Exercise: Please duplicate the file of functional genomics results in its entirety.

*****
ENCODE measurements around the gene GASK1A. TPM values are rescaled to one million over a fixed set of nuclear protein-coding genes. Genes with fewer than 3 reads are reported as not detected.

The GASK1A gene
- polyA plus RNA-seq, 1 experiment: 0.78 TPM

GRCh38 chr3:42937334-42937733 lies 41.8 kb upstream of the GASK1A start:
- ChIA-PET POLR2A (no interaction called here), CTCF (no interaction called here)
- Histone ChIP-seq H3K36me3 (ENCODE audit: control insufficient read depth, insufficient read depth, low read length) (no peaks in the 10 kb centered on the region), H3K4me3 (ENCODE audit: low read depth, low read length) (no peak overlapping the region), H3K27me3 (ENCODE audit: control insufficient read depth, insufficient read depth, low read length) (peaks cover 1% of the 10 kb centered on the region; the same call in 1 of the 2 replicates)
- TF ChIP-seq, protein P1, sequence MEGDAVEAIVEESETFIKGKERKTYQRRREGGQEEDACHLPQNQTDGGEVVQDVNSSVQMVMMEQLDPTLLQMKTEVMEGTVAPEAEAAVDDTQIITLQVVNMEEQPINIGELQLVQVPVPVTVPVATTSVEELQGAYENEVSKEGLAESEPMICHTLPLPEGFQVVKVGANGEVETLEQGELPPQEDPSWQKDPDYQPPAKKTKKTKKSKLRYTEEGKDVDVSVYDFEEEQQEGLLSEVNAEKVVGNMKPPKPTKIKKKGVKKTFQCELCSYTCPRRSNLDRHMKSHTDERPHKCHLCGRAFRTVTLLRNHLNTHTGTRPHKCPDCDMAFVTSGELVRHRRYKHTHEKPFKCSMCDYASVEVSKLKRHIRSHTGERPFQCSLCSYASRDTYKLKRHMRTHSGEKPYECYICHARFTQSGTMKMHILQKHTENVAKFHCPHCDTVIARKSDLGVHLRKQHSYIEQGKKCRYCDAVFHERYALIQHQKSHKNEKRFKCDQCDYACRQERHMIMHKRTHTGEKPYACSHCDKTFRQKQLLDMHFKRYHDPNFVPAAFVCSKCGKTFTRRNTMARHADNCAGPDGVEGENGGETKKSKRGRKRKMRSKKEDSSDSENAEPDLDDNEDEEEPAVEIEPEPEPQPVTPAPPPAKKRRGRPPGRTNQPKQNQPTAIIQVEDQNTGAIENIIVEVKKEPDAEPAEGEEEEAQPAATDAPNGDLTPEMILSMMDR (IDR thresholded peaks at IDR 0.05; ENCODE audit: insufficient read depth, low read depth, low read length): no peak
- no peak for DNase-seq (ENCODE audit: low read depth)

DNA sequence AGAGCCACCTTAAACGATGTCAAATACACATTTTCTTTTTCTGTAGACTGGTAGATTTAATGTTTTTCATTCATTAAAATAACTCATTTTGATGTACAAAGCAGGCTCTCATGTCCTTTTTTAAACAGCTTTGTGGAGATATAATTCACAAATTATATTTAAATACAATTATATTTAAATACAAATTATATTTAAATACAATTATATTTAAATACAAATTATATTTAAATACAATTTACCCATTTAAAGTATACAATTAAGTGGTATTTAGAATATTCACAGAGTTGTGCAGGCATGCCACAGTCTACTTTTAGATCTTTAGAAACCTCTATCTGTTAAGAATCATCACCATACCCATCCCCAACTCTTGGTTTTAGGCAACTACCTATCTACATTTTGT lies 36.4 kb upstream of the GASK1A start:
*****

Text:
ENCODE measurements around the gene GASK1A. TPM values are rescaled to one million over a fixed set of nuclear protein-coding genes. Genes with fewer than 3 reads are reported as not detected.

The GASK1A gene
- polyA plus RNA-seq, 1 experiment: 0.78 TPM

GRCh38 chr3:42937334-42937733 lies 41.8 kb upstream of the GASK1A start:
- ChIA-PET POLR2A (no interaction called here), CTCF (no interaction called here)
- Histone ChIP-seq H3K36me3 (ENCODE audit: control insufficient read depth, insufficient read depth, low read length) (no peaks in the 10 kb centered on the region), H3K4me3 (ENCODE audit: low read depth, low read length) (no peak overlapping the region), H3K27me3 (ENCODE audit: control insufficient read depth, insufficient read depth, low read length) (peaks cover 1% of the 10 kb centered on the region; the same call in 1 of the 2 replicates)
- TF ChIP-seq, protein P1, sequence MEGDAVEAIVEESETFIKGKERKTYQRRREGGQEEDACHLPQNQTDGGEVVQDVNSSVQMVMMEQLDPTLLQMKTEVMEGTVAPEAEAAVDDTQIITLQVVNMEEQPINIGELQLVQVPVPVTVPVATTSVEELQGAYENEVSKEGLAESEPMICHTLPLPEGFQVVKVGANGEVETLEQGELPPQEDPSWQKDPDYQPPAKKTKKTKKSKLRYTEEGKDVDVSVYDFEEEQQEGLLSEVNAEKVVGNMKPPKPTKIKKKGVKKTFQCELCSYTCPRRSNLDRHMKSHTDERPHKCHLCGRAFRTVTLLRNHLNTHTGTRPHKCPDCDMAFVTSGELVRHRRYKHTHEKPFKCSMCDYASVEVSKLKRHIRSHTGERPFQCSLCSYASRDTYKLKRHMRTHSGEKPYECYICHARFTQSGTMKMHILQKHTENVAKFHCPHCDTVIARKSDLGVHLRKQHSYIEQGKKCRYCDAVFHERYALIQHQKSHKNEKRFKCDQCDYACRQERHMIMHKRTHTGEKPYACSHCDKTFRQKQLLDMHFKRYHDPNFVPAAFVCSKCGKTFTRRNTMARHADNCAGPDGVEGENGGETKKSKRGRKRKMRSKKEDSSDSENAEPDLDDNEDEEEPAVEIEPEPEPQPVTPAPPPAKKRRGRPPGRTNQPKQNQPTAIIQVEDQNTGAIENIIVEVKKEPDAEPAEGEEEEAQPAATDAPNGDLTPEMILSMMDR (IDR thresholded peaks at IDR 0.05; ENCODE audit: insufficient read depth, low read depth, low read length): no peak
- no peak for DNase-seq (ENCODE audit: low read depth)

DNA sequence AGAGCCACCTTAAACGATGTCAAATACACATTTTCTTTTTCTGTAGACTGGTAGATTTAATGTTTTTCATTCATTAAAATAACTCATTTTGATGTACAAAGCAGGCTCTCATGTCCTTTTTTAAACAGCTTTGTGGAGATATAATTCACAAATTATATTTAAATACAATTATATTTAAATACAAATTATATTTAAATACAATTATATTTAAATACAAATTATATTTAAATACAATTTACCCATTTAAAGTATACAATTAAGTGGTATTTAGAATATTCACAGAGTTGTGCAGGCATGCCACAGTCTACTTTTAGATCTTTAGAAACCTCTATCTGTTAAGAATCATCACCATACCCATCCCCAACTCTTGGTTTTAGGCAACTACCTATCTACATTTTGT lies 36.4 kb upstream of the GASK1A start: